Retirement: If you are self-employed, particularly in a service industry, where large amounts of capital are not apt to be accumulated, you must be very, very diligent and resourceful to have any hope of retiring early enough to enjoy any of it. That is just a simple fact. I will be able, after 25 years of service, to draw a union pension which is approximately 75% of what I now make working. That souunds great, but factor in $700 + a month for health insurance, and inflation (how many of you actually BELIEVED 10 years ago that we would be paying $3 a gallon for gasoline, or $4 a gallon for milk, for that matter?), and I'm not sure I can afford to safely do so. Our pensions have no cost of living increases common to government pensions, and if I should be fortunte enough to live 20 more years, who is to say gasolne won't be $8 a gallon?

    On a side note, my advice to everyone, particularly you young guys. Do two things: Start saving now. A lot. Until it hurts. And, get a home paid for. Also, try to get something going in your life that will provide an income without you working for it, whether that be mutual funds, rental property, or even a lawncare company big enough to let you sit in the office. I wish I had seen this years ago. Everything I have ever done required the sweat of my brow to turn a dollar. That is great when you are young, but you won't be nearly as long as you think.

    Also, lawncare, in most states, is a seasonal business, and a spradic one at that, particularly if you are primarily in the maintenance end of things. Will the income be there if you have a prolonged drought? A lot of you are experiencing that right now. Working for the man, in most cases, provides a regular paycheck year-round.

    I'll quit blowing now. I realize there are those among you that simply cannot envision themselves doing anything but this. Same with astronauts to zookeepers. There are some people who just seem to be born to do one thing, are happy doing it, and, generally, reasonably successful. I've never been that fortunate. The things I really love doing, I've never had the opportunity to make a living doing. I can honestly say I don't ever recall waking up in the morning and being in a hurry to get to work. :) If you are one of the lucky ones, more power to you. I'm hoping to hear from you, as well as those who wish they had done something else, and everyone in between. Thanks.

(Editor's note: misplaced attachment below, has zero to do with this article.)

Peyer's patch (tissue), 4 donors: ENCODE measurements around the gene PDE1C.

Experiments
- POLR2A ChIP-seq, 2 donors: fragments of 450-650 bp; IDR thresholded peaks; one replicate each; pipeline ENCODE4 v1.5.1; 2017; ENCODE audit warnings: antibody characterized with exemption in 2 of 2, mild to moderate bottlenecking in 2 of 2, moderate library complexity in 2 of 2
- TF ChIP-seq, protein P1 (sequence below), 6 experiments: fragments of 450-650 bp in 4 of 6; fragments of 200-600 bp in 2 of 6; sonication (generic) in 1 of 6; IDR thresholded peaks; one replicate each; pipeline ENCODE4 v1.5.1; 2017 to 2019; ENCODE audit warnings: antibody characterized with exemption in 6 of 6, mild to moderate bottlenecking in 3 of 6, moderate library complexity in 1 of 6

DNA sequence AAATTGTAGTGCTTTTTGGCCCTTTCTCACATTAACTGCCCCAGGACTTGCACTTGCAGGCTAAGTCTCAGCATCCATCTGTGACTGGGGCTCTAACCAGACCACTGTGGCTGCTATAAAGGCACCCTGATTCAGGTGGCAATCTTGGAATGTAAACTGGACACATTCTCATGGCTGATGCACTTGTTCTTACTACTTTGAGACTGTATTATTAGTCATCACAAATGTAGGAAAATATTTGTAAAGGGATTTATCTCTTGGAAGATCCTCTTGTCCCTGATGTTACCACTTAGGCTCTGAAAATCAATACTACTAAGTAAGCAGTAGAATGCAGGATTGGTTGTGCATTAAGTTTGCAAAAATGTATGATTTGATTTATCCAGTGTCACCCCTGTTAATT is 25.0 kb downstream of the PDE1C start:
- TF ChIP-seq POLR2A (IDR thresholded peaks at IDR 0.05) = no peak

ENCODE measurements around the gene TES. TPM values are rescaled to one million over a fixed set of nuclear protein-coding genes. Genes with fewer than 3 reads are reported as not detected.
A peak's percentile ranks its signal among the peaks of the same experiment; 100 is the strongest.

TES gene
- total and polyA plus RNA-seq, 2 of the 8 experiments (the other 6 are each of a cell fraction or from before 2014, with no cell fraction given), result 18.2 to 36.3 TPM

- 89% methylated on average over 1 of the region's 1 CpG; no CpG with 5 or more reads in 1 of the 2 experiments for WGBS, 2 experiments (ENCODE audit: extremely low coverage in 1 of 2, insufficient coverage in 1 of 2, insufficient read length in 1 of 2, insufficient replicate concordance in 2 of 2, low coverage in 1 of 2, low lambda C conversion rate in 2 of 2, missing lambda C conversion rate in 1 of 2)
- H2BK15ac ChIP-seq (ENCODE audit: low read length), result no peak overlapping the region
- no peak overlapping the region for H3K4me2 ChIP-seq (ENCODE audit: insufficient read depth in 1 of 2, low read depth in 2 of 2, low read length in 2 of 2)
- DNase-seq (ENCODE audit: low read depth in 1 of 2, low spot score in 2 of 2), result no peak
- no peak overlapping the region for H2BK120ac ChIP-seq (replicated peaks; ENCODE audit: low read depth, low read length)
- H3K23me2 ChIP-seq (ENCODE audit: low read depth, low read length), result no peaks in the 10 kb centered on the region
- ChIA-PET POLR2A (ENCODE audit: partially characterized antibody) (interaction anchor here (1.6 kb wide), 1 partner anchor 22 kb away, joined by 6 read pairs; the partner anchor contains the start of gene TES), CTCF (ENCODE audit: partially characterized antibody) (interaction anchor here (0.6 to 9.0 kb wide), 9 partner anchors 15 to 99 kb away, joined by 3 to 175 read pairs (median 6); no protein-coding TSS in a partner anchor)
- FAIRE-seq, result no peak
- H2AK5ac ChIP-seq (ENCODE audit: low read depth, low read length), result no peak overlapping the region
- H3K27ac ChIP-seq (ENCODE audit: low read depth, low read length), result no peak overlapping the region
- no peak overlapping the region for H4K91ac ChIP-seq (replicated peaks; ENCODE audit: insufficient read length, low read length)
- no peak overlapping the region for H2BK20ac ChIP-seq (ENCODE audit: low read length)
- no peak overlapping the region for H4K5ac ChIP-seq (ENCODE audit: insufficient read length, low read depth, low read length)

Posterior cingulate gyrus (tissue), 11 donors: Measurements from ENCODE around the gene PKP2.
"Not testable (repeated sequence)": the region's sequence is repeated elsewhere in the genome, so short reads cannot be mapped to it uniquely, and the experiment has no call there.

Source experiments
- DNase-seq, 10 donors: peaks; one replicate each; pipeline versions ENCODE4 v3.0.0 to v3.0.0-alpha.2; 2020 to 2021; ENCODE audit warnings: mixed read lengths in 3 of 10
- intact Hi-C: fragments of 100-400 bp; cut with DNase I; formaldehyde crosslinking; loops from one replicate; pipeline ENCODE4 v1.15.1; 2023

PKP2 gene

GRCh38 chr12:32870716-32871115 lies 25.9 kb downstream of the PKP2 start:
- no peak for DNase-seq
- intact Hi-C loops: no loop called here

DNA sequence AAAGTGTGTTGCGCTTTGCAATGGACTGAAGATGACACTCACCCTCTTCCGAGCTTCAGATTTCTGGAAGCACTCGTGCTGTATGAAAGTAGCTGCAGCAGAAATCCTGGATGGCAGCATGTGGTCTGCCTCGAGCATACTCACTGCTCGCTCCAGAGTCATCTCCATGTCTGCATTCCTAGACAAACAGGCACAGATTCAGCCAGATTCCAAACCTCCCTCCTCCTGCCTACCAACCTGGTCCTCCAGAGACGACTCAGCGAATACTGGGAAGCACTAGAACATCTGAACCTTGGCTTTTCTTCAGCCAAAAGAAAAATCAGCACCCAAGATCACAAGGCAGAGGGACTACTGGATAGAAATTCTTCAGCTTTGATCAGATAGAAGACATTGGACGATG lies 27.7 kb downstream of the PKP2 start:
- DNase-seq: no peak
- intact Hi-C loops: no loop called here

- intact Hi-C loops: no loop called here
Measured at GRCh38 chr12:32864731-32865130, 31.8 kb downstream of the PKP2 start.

2. Americal Vet

    Americal Vet LawnSite Senior Member
    Posts: 250

    I make fairly good money at it, but mainly because I do government contracts. Now if out of this income I had to pay for health insurance, and actually rely on it to support a family, I would be up the creek. I suppose I could support a family, but not at the same standard as I do now

    I have a self storage business, apartments, mobile homes, and a couple of rental houses. All of my health care is provided by the military due to a combat related incident.

    I do this because I enjoy it, and it keeps me active and healthy.
  3. tomgolfs44

    tomgolfs44 LawnSite Member
    Posts: 46

    you have a lot of very good points in there for the young folks about saving, doing what you love, etc....I applaud you for that. I spent 19 years in the restaurant biz, 15 as general manager/managing partner, making _hitloads of money @ 70-90 hours a week. Last year, my second year in full-time I grossed the same as my highest gross in management. (gross, mind you) This year i am positive 45% in clients from last year and working 45-55 hours per week. Can't wait to do my taxes next year and realize it was all worth it to get off the nipple of "the man" and fend for myself. I have now put my 3 and 4 year old to bed for the 800+ time in this biz.....about 780 times more than the last. GOT TO LOVE IT!!
  4. David Hartzog

    David Hartzog Banned
    Posts: 532

    this is a super post. and i can see the wisdom in what you say.

    this is a rough biz. i am 36 next monday. and i have 4 small young uns'....and a bad back. what am i going to be doing in 10 years? will i be able to walk at my daughters graduation. will i be physically able to teach my 3 boys to cut and save money for college. will the money be enough for that then?

    i love lawn care...if i could i'd get a farm and grow cotton and raise cattle, and invest in rental property...but....

    i hope the folks at the begining of their lives listen to your words.
  5. Mr Priceless

    Mr Priceless LawnSite Senior Member
    Posts: 412

    Thank much. I almost literally shed a tear of reality reading that incredibly deep insight of wisdom you just shared with the world.

    With every post I read on here I gain just a little more valuable info to hang on to and to shape my dreams, both ambitious and realistic, and try to come in the middle of the two for the best possible way i can set up for my future.

    For example, since my neighbor had asked me to mow her yard, I vowed at age 14 never again to work for the "man" again, thinking this was the world and it would never fail me. Well, 2 years later I work close to 30 hours a week stuffing tacos and manage 15-20 yards, which will prove a challenge when school starts again.